Back in the early '90s, General Motors proved that it was capable of producing a vehicle that was fully competitive with the best supercars in the world, and it did so, oddly enough, with a compact pickup truck called the Syclone. Later, a midsize SUV bodyshell was used with the same powertrain, namely, a turbocharged and intercooled 4.3L V6 engine that sent power to all four wheels through an automatic transmission. Today at the Barrett-Jackson auction in Scottsdale, AZ, the General brought out the very last Typhoon ever produced in 1993, and it was joined by a 1991 GMC Syclone that was used as a pace truck in the PPG Race Series. First up was the Syclone, which sold for way more than we would have guessed at $66,000 after auction fees. As tempted as we were to bid on the Typhoon, our collective pocketbooks shook in fear as the bidding incrementally crept skyward before passing $40,000 and finally selling for a grand total of $52,800. See the official Barrett-Jackson description for both vehicles after the break.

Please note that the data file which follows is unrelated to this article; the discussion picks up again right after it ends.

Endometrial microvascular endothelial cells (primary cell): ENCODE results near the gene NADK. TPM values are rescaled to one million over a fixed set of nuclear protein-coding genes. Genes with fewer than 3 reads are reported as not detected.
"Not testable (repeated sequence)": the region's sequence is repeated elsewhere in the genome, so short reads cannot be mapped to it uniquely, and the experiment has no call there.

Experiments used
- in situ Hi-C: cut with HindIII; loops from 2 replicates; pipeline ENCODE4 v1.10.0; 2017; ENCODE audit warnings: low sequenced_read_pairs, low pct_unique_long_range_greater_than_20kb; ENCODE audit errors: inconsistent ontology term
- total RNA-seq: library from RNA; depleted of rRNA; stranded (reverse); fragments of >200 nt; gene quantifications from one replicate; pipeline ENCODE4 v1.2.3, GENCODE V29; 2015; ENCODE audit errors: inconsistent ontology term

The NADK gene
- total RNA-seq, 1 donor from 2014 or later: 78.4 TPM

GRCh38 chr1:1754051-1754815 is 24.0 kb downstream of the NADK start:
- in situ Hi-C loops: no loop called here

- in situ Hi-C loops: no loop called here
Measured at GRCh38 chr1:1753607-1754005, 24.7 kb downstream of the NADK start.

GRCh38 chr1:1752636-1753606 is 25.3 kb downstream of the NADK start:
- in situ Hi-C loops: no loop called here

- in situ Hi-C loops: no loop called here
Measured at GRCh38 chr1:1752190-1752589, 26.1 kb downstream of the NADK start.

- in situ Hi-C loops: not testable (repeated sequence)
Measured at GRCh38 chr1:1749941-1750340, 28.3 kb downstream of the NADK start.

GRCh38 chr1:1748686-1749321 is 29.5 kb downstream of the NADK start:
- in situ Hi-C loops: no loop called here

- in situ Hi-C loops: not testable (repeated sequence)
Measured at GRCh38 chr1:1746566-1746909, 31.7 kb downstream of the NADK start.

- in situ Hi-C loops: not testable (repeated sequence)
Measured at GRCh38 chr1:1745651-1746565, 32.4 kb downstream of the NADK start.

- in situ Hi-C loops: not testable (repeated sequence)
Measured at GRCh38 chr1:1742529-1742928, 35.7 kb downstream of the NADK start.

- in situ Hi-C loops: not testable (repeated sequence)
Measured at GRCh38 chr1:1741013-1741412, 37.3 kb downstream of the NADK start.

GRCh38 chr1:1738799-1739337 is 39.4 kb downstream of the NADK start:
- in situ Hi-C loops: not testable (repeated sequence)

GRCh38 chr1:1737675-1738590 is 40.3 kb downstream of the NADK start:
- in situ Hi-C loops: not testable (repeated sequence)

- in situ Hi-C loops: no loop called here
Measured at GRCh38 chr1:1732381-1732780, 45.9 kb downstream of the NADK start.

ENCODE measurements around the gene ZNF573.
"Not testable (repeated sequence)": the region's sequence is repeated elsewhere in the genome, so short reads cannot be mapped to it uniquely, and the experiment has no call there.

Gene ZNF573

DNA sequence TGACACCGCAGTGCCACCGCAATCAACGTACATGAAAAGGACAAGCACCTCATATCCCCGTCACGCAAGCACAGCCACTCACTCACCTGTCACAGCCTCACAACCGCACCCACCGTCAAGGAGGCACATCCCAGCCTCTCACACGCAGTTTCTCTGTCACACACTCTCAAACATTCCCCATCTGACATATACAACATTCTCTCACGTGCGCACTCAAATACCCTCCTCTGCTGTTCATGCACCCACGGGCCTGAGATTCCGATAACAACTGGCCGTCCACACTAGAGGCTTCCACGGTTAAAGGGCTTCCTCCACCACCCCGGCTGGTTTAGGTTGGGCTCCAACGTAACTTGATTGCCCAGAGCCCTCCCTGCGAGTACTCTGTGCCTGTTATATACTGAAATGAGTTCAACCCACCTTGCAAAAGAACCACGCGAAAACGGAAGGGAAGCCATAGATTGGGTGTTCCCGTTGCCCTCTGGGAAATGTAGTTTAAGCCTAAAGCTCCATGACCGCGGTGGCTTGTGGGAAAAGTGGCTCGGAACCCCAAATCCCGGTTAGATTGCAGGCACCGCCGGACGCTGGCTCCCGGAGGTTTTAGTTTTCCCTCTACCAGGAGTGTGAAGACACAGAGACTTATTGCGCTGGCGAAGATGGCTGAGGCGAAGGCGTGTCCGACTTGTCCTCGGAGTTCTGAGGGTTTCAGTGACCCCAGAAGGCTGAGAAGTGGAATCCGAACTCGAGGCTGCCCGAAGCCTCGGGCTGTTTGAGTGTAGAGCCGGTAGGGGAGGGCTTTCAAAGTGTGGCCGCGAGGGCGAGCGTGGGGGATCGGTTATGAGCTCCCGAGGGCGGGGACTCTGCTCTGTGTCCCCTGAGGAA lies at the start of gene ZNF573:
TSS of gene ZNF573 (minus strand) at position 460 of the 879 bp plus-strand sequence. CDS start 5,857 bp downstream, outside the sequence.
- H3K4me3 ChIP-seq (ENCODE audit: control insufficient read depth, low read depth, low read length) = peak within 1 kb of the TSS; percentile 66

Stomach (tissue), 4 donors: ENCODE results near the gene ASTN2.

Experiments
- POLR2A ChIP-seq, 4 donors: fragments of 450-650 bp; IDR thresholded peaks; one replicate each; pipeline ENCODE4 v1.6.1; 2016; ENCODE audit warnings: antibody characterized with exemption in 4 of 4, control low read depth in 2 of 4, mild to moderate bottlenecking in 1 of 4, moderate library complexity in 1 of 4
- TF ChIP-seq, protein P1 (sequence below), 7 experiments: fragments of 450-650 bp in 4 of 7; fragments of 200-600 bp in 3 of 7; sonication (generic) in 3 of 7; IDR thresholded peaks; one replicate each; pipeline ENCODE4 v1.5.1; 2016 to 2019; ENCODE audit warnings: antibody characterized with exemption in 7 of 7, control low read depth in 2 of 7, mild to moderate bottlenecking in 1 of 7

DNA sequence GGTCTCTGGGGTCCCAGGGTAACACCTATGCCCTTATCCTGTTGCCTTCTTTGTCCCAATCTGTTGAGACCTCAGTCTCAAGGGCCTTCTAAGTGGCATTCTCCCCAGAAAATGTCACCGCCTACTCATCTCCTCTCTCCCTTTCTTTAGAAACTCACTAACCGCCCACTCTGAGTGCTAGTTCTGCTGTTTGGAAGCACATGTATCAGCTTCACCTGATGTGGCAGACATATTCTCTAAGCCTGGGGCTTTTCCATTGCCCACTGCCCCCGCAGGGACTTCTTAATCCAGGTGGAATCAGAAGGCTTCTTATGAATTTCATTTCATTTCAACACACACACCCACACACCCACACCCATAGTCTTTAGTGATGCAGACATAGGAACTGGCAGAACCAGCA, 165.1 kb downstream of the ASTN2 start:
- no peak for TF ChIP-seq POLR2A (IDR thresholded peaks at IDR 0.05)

Related GalleryBarrett-Jackson 2009: Final 1993 GMC Typhoon
Photos copyright ©2009 Drew Phillips / Weblogs, Inc.
1991 GMC Syclone PPG Pace Truck:
This PPG Pace Truck saw track usage at many venues and is a great example of the now legendary first super truck, Syclone.
1993 GMC Typhoon:
This one-year-only GMC Typhoon represented a highwater mark for high performance compact sport utility trucks. With its conservatively rated 280hp blown and intercooled V6 and AWD, the Typhoon could easily cover a 1/4 mile in under 14.3 seconds and accelerate from 0-60 in less than 6.0 seconds with little effort and with its specially tuned suspension. it handled as well as it looked. Classy and comfortable, this polite street brawler is the last one built.